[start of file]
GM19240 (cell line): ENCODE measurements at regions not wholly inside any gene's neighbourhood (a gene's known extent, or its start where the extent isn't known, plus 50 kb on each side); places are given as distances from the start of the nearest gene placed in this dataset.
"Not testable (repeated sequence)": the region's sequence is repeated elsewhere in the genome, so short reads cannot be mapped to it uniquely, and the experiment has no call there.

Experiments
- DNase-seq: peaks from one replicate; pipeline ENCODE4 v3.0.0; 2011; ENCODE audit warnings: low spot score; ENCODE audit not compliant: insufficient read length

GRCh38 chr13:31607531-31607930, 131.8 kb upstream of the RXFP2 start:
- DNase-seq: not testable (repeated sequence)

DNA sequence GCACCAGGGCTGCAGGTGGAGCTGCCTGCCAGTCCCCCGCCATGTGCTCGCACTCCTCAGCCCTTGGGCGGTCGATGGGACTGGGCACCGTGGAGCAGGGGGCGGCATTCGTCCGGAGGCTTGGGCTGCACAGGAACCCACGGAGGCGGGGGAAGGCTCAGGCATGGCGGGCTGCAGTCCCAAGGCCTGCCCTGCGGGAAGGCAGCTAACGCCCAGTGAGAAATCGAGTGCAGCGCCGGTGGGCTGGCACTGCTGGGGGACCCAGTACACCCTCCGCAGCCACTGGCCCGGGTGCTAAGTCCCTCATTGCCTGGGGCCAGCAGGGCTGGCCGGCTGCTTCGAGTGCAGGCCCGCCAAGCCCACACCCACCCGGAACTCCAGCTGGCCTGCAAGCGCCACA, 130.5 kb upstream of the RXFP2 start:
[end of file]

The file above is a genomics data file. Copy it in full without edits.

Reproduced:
GM19240 (cell line): ENCODE measurements at regions not wholly inside any gene's neighbourhood (a gene's known extent, or its start where the extent isn't known, plus 50 kb on each side); places are given as distances from the start of the nearest gene placed in this dataset.
"Not testable (repeated sequence)": the region's sequence is repeated elsewhere in the genome, so short reads cannot be mapped to it uniquely, and the experiment has no call there.

Experiments
- DNase-seq: peaks from one replicate; pipeline ENCODE4 v3.0.0; 2011; ENCODE audit warnings: low spot score; ENCODE audit not compliant: insufficient read length

GRCh38 chr13:31607531-31607930, 131.8 kb upstream of the RXFP2 start:
- DNase-seq: not testable (repeated sequence)

DNA sequence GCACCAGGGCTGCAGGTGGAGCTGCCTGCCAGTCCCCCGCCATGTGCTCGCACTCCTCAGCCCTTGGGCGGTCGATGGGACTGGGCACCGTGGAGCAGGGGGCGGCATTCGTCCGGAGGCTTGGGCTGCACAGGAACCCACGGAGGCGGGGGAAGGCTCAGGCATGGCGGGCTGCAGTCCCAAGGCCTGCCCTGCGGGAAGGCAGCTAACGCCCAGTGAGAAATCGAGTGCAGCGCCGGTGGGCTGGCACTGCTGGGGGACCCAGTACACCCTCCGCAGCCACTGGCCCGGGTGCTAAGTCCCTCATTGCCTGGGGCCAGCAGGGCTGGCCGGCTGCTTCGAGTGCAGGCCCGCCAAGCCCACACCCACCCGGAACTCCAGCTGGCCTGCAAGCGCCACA, 130.5 kb upstream of the RXFP2 start: